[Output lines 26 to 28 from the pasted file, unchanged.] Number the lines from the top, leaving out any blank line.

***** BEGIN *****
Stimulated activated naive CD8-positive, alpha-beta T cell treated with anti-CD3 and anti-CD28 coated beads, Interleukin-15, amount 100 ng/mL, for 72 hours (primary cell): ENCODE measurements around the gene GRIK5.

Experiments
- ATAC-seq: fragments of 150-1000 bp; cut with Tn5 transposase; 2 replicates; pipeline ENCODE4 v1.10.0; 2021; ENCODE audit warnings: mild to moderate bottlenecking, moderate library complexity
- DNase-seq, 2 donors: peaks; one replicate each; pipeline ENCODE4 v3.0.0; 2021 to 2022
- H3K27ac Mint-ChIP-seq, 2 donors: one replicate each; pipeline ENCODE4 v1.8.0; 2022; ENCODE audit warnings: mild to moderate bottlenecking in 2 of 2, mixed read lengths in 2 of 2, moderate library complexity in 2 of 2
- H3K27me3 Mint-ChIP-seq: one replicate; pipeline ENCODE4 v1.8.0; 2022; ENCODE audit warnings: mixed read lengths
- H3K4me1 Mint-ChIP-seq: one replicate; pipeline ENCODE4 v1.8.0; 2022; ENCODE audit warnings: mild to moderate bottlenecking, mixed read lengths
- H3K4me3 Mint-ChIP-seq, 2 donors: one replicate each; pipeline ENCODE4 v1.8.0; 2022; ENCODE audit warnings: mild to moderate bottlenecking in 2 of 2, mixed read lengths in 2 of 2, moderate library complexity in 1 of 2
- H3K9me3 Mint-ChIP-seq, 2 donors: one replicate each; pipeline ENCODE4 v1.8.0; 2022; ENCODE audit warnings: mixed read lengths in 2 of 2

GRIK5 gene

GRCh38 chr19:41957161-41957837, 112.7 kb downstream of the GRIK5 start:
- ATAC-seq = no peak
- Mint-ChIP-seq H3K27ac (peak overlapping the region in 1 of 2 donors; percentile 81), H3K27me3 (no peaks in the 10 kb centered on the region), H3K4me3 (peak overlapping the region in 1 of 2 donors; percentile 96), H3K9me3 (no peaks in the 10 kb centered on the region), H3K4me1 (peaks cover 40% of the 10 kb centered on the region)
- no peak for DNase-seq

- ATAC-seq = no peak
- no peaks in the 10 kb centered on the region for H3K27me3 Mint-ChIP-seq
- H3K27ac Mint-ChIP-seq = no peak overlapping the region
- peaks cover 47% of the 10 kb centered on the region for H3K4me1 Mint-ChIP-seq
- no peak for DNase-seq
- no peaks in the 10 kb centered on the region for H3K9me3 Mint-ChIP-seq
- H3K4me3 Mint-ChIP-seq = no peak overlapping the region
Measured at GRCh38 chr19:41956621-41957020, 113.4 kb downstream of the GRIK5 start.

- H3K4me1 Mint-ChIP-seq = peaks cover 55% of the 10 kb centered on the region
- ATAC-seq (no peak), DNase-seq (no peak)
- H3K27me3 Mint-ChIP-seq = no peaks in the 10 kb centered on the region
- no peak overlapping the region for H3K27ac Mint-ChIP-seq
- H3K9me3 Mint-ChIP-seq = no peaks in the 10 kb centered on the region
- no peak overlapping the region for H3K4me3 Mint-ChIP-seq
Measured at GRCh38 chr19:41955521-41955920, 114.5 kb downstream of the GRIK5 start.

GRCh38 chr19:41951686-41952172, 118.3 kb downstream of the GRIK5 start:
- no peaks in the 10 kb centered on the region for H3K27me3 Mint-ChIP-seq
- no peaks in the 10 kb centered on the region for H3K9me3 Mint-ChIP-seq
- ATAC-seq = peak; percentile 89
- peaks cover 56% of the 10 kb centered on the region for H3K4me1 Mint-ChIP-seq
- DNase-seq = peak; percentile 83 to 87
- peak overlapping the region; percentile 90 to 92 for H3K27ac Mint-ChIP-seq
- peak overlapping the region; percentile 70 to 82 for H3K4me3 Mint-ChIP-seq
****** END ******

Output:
- no peak overlapping the region for H3K27ac Mint-ChIP-seq
- H3K9me3 Mint-ChIP-seq = no peaks in the 10 kb centered on the region
- no peak overlapping the region for H3K4me3 Mint-ChIP-seq